Royal Dutch Shell Plc  .com Rotating Header Image

Daily Telegraph: Shell not ready to retire van der Veer: Could it be that he fancies one last deal? That much-speculated merger with BP perhaps?

By Russell Hotten
Last Updated: 12:17am BST 29/03/2007

Royal Dutch Shell, Europe’s biggest oil company, has announced that Jeroen van der Veer will remain as chief executive beyond the normal retirement date, a move welcomed by investors but which still sparked speculation about the company’s succession plans.

Mr van der Veer, 60 in October, had been due to retire on 30 June 2008, but will now leave 12 months later in order “to further progress our delivery and growth agenda,” he said yesterday.

The executive, who replaced Sir Philip Watts in 2004 has restored investor confidence in Shell after the debacle over the company’s over-statement of its reserves which led to lawsuits and a fall in the share price.

“Van der Veer has done an excellent job steering the company in the right direction after the reserves scandal, and Shell now looks favourable compared with BP,” said one analyst.

The seemingly smooth agreement to stay beyond the normal retirement date, which requires executives to go in the first June after their 60th birthday, is in marked contrast to the retirement strategy planned by BP’s Lord Browne. The BP chief executive’s attempt to stay beyond his 60th year led to a rift with chairman Peter Sutherland.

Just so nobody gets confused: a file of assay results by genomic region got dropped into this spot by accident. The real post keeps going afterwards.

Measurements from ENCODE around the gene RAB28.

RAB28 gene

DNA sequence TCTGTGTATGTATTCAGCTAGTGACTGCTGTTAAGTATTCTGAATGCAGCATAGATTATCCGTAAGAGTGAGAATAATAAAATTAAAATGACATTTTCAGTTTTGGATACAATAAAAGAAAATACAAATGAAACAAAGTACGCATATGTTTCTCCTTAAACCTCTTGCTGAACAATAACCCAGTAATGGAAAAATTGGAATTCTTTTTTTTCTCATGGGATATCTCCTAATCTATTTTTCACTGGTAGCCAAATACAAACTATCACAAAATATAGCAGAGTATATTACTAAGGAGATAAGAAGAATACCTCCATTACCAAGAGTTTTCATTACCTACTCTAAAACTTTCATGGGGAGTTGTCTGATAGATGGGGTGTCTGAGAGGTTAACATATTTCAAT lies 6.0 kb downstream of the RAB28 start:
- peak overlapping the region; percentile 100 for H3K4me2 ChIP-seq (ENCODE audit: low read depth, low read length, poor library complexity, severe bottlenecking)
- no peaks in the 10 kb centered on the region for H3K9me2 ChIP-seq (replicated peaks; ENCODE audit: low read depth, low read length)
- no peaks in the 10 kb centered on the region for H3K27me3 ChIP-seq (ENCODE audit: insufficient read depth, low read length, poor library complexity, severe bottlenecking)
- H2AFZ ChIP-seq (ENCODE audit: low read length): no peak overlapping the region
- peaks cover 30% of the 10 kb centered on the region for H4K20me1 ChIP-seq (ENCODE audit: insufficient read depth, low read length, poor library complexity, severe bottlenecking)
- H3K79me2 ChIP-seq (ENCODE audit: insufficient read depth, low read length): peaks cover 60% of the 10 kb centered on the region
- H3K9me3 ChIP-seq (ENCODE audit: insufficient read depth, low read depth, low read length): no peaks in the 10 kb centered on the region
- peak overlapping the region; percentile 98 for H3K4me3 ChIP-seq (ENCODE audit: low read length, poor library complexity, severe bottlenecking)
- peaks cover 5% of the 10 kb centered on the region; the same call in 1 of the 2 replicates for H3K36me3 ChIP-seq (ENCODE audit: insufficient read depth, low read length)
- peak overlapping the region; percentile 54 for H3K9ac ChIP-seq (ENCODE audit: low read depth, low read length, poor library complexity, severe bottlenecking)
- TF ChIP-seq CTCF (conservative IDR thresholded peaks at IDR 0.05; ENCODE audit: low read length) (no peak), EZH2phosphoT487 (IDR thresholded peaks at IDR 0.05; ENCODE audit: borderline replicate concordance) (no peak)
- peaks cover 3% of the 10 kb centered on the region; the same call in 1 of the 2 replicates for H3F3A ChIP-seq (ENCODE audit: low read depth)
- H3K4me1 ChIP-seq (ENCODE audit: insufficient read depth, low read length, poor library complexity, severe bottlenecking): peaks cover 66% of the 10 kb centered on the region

Since Mr van der Veer took over, Shell’s share price has risen about 17pc while BP shares have gained 3pc.

A Shell spokesman said that Mr van der Veer always hoped to stay in the job for five years “because it would give him time to deliver his strategy”.

The immediate task is to grow production and boost replacement of reserves, especially since Shell lost control of the huge Sakhalin 2 gas field in Russia last year.

The announcement has not quelled speculation about who might take over. Analysts consider Malcolm Brinded, 54, head of exploration and production, as the front runner.

Related article: Van der Veer may look to out-Browne Browne

The oil industry is a long-lead business, but the fortunes of those who run it can turn quickly. Four years ago under Sir Philip Watts and Co, Shell became embroiled in a reserves debacle.

At the time BP chief Lord Browne could do no wrong. Watts’s replacement Jeroen van der Veer has helped restore Shell’s dignity and profits, while the soon-to-retire Browne leaves under a cloud. Shell’s news yesterday that van der Veer is staying beyond his normal retirement date was warmly welcomed. Compare that with the row created when Browne wanted to do this. But why does van der Veer want to stay, when he could leave with a £10m pension pot and a collective pat on the back for a job well done?

Having seen what happened to his old foe Lord Browne, van der Veer knows his star could wane quickly. Could it be that he fancies he has one last deal to do? That much-speculated merger with BP perhaps?

[email protected]

This website and sisters,,,, and, are owned by John Donovan. There is also a Wikipedia segment.

Leave a Reply

Your email address will not be published. Required fields are marked *

This site uses Akismet to reduce spam. Learn how your comment data is processed.